Trump signs 9/11 compensation bill, declines to claim credit as a 'first responder'

Dylan Stableford
Senior Editor

President Trump on Monday signed a bill permanently reauthorizing the September 11th Victim Compensation Fund, which was passed by Congress last week after intensive lobbying by activists led by Jon Stewart.

Addressing first responders at a signing ceremony in the Rose Garden, Trump recalled being in New York City on Sept. 11, 2001, when terror attacks destroyed the Twin Towers.

“I was down there also, but I’m not considering myself a first responder,” Trump said. “But I was down there. I spent a lot of time down there with you.”

In the past he has made vague claims about helping out at the site.

According to the White House, eight members of Congress attended the signing ceremony, all of them Republican. Noticeably absent were New York Democratic Sens. Chuck Schumer and Kirsten Gillibrand. Schumer’s office said the Senate minority leader received an invitation on Saturday to attend Monday’s event but had a scheduling conflict.

A White House official said every member of Congress, as well as Stewart, was invited.

Stewart was not present at the signing ceremony.

President Trump holds up the signed bill permanently reauthorizing the September 11th Victim Compensation Fund in the Rose Garden of the White House on Monday. (AP Photo/Alex Brandon)

It’s not the first time Trump has suggested he was involved in the cleanup efforts at Ground Zero. At a rally in Buffalo, N.Y., during the 2016 presidential campaign, the real estate mogul made a similarly vague claim while praising the efforts of first responders.

“Everyone who helped clear the rubble — and I was there, and I watched, and I helped a little bit — but I want to tell you: Those people were amazing,” Trump said. “Clearing the rubble. Trying to find additional lives. You didn’t know what was going to come down on all of us — and they handled it.”

There’s no evidence Trump helped, even “a little bit,” clearing rubble at Ground Zero. But he was at or near the site in the days following the attacks.

New York Newsday spotted him there on Sept. 13, 2001:

“The workers are so worn out that they barely glance at the sight of Donald Trump, every hair in place and impeccably dressed in a black suit, pressed white shirt and red tie, walking into the plaza with his cellular phone to his ear. ‘No, no. The building’s gone,’ he says into the phone.”

The same day, standing three blocks from Ground Zero, Trump gave an interview to a German television reporter who asked him if he would be involved in the reconstruction efforts.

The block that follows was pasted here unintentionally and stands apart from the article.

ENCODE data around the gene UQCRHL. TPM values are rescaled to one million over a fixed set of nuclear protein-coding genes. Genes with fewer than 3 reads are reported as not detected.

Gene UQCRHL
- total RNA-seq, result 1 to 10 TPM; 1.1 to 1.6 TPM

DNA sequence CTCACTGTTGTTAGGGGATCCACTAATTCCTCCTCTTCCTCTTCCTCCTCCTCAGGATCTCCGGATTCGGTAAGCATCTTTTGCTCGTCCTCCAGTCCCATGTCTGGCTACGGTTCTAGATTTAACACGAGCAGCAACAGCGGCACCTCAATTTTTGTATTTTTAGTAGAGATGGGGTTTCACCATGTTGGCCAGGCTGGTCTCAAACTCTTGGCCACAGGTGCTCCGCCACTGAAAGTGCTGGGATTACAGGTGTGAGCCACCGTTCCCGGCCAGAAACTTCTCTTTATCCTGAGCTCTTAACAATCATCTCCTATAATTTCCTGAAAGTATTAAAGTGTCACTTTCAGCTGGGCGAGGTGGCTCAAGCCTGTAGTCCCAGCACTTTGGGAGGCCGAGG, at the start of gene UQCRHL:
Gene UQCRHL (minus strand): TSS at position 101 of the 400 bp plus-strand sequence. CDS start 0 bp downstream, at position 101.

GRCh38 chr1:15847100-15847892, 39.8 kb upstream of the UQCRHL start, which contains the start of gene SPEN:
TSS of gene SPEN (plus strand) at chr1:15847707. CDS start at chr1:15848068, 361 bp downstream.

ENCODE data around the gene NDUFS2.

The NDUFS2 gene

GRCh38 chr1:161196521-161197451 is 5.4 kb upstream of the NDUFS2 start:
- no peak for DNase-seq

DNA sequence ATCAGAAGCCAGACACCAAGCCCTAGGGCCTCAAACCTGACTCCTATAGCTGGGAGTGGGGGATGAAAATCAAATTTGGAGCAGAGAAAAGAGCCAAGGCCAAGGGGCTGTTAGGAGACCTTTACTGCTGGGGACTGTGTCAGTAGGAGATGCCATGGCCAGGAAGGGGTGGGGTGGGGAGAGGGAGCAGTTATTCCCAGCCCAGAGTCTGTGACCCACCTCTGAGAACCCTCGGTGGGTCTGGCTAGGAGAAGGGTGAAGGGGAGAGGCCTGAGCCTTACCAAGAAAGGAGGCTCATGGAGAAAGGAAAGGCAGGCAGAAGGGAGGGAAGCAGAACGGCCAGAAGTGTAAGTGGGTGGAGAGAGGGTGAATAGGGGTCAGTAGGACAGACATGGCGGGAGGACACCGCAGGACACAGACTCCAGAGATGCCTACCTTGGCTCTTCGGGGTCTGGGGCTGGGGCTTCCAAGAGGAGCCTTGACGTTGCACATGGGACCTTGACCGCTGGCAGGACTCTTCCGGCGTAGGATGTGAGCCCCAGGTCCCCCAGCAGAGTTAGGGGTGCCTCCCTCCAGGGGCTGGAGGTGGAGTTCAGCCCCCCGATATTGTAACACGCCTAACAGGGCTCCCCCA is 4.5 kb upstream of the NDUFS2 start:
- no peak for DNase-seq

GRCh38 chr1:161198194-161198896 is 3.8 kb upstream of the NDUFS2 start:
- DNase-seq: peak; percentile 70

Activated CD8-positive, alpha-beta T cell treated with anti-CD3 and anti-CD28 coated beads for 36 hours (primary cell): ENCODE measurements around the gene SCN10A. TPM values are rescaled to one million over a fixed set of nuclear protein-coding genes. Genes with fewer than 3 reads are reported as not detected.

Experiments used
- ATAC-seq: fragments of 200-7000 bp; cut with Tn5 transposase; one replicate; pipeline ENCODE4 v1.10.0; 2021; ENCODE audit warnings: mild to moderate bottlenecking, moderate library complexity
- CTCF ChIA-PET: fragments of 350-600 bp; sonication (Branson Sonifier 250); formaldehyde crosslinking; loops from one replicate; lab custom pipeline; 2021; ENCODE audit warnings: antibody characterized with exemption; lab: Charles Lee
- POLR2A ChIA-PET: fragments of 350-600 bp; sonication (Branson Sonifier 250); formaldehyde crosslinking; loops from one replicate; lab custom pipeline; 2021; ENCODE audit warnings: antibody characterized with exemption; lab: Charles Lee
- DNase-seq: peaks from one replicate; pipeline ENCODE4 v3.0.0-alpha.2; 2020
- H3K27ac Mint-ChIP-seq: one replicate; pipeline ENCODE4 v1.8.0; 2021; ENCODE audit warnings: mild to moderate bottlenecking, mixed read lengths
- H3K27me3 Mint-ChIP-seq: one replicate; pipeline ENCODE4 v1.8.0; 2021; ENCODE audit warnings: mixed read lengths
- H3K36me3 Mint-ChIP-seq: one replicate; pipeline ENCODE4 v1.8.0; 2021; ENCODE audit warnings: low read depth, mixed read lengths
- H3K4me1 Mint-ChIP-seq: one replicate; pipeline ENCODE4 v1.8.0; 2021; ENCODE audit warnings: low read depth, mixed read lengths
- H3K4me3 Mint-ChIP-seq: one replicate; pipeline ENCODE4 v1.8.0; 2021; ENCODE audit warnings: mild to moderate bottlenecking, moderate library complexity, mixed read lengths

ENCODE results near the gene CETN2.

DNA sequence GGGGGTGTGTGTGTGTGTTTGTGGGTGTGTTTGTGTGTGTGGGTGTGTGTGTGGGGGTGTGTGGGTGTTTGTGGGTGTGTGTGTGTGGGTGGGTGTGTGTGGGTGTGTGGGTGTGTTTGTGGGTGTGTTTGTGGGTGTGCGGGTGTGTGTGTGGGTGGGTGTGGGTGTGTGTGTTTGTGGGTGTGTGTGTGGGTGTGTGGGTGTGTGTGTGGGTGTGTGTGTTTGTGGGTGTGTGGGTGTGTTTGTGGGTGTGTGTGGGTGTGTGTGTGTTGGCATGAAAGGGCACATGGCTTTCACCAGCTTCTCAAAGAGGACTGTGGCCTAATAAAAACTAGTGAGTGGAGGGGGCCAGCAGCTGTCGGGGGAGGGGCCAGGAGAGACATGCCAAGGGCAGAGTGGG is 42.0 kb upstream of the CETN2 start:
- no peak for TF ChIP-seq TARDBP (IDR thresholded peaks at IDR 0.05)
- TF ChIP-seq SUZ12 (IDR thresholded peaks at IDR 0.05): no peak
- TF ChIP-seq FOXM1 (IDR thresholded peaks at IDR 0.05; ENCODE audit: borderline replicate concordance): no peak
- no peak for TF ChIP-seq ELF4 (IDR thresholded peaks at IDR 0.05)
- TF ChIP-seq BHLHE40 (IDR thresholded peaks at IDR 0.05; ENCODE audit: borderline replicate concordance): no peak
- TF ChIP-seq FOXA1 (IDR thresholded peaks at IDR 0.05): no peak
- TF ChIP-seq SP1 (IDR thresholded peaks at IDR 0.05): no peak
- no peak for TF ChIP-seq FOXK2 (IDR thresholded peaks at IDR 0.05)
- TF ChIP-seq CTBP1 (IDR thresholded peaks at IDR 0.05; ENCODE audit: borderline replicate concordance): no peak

“Well, I have a lot of men down here right now,” he replied. “We have over 100, and we have about 125 coming. So we’ll have a couple of hundred people down here.”

Earlier in the 2016 campaign, Trump stirred controversy by claiming he personally saw “thousands and thousands of people” in a part of New Jersey with many Arab residents cheering the destruction of the World Trade Center.

“I watched when the World Trade Center came tumbling down,” he said at a rally in Birmingham, Ala., in November 2015. “And I watched in Jersey City, N.J., where thousands and thousands of people were cheering as that building was coming down.”

In a subsequent interview with ABC’s George Stephanopoulos, Trump doubled down on the claim.

“They were cheering as the World Trade Center came down,” Trump said. “I know it might be not politically correct for you to talk about it. … There were people over in New Jersey that were watching it, a heavy Arab population, that were cheering as the buildings came down. Not good.”

While there were televised scenes of people in parts of the Middle East cheering the attacks, there is no evidence that similar celebrations took place in New Jersey. But Trump didn’t budge.

“It did happen. I saw it,” he insisted. “It was on television.”

And at a rally in Columbus, Ohio, the following day, Trump made another 9/11 claim: that he witnessed people jumping out of the Twin Towers in lower Manhattan — from his luxury apartment in midtown, which is located more than 4 miles away from Ground Zero.

“Many people jumped and I witnessed it, I watched that. I have a view — a view in my apartment that was specifically aimed at the World Trade Center,” Trump said. “And I watched those people jump and I watched the second plane hit. ... I saw the second plane hit the building and I said, ‘Wow, that’s unbelievable.’”

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